Perhaps a better exercise in this regard would be to spend a few minutes in class each day discussing some aspect of the constitution.  It would be a bit more time consuming, but far more productive than a rote ritual like the flag salute.  Maybe if we did this when I was a kid, I might have had a better understanding of what my country stands for, as well as some of its shortcomings.  But that kind of critical thought goes against indoctrination, which I think is a large part of the pledge ritual.

  • http://www.flickr.com/photos/chidy/ chicago dyke, Blonde

    i really, really wish that those people of faiths that don’t allow oath taking, and those religions with more than one god(ddes) would step up and join the humanists and atheists. there are  sects of Jews and Muslims who would object to the use of the english word “god” instead of “Allah” or “YHWH” and others who would object to using the word for (a/some/the) divinity at all. come on, cultists! Wiccans, Jains, Satanists,Hindus, Quakers, LDS, Jehova’s Witnesses, orthodox extremists of every kind: you’re all invited.  this is one of those rare moments when we can all stand together in favor of what we all want, which at the very least is the end to mainstream catholic and protestant Christian tyranny in this country’s laws and practices.

    • 3lemenope

      The first successful Pledge-related challenge was by Jehovah’s Witnesses in West Virginia State Board of Education v. Barnette, 319 U.S. 624 (1943), which established that the government under the vast majority of circumstances cannot compel anyone to say something they don’t wish to say. So, there is definitely historical precedent for  groups like the ones you listed to pick up fights like this when the status quo screws with their own practices.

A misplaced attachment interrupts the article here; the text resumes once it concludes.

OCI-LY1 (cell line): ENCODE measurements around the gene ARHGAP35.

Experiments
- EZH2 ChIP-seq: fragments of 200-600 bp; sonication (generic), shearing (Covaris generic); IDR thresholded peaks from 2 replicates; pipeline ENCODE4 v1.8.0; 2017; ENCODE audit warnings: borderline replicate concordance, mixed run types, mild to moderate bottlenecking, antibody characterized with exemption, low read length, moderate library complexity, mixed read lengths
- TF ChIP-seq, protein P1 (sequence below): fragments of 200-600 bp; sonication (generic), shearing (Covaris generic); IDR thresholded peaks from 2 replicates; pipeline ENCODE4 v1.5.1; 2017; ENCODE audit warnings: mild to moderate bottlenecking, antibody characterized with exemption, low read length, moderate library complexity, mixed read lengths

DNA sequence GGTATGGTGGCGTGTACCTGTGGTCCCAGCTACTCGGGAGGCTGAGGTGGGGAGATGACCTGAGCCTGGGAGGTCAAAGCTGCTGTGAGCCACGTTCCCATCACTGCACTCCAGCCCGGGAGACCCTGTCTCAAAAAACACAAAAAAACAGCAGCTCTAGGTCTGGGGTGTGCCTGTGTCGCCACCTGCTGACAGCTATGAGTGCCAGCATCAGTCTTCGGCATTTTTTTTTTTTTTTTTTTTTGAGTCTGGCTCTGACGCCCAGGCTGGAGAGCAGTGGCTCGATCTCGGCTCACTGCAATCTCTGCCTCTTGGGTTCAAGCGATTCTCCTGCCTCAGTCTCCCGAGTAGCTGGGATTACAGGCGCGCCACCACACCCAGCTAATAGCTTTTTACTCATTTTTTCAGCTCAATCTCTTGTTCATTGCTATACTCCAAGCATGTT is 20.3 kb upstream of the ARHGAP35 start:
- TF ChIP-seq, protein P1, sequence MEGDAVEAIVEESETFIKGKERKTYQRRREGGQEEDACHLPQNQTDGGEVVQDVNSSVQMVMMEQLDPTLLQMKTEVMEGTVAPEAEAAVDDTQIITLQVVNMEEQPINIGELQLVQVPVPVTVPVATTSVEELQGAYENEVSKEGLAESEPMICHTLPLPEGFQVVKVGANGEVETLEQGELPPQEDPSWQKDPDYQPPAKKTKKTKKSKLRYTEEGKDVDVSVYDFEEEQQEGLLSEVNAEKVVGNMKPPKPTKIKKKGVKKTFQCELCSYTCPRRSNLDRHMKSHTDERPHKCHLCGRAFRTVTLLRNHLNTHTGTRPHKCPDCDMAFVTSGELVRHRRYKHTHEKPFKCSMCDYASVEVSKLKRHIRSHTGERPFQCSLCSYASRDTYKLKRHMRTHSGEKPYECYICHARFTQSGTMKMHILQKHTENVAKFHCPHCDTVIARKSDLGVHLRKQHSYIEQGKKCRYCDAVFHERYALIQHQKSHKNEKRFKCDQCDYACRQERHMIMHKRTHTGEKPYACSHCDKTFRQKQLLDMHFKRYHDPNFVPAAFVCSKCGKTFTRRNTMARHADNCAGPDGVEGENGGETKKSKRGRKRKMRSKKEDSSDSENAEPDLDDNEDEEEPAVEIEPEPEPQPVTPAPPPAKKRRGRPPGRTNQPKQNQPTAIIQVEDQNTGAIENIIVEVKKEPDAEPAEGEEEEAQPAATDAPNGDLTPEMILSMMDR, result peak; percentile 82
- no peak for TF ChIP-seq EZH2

Part of the problem, though, is that often these groups don’t play well with others, and so coalitions are fairly difficult even if everyone wants the same outcome.

  • machintelligence

    Pledging allegiance to a flag (of all things) sounds idolatrous to me.

  • http://www.facebook.com/brian.westley Brian Westley

    Hemant, if the state supreme court rules against the pledge based only on state law, it CANNOT be appealed to the national supreme court unless that ruling somehow infringes on a federal right like the first amendment (and, as everyone knows, NOT reciting the pledge in public school doesn’t infringe on anyone’s rights).

    So if the state supreme court rules against the pledge, it should end up as the final decision (but wouldn’t apply outside the state, either).

    • Thomas Farrell

       Here in MA we also have a state constitutional right to “dignity of person”, I’m surprised they’re not arguing it on that basis. As an atheist a kid would have to either give up their dignity by reciting a religious pledge they don’t believe in, or give up their dignity by being singled out by the class as the one who won’t recite it with them, and neither seems legal here.

    • http://www.patheos.com/blogs/friendlyatheist/ Hemant Mehta

      You are correct. I’ve updated the post to reflect that. Thanks!

  • Andrew Gray

    The issue of whether “under god” is a *religious* statement is somewhat up in the air (google the phrase “ceremonial deism” and see what Sandra Day O’Connor said about it).  The court seems to be concerned with promotion of one religion over another, not with the blanket support of theism over atheism.  In this narrow sense only, “under god” isn’t religious, because it doesn’t promote a religion.  This is (partly) why I think Newdow’s approach (First Amendment) won’t work in the long run — the Court is just not ready to take atheism seriously.

    I do think there’s a chance with this approach, through the Fourteenth Amendment and equal protection.

  • Amakudari

    “The daily recitation of ‘under God’ does not constitute an affirmation of a ‘religious truth.’”

    Then why’s it there, and why do Christians in particular want to keep it there?

    • http://twitter.com/silo_mowbray Silo Mowbray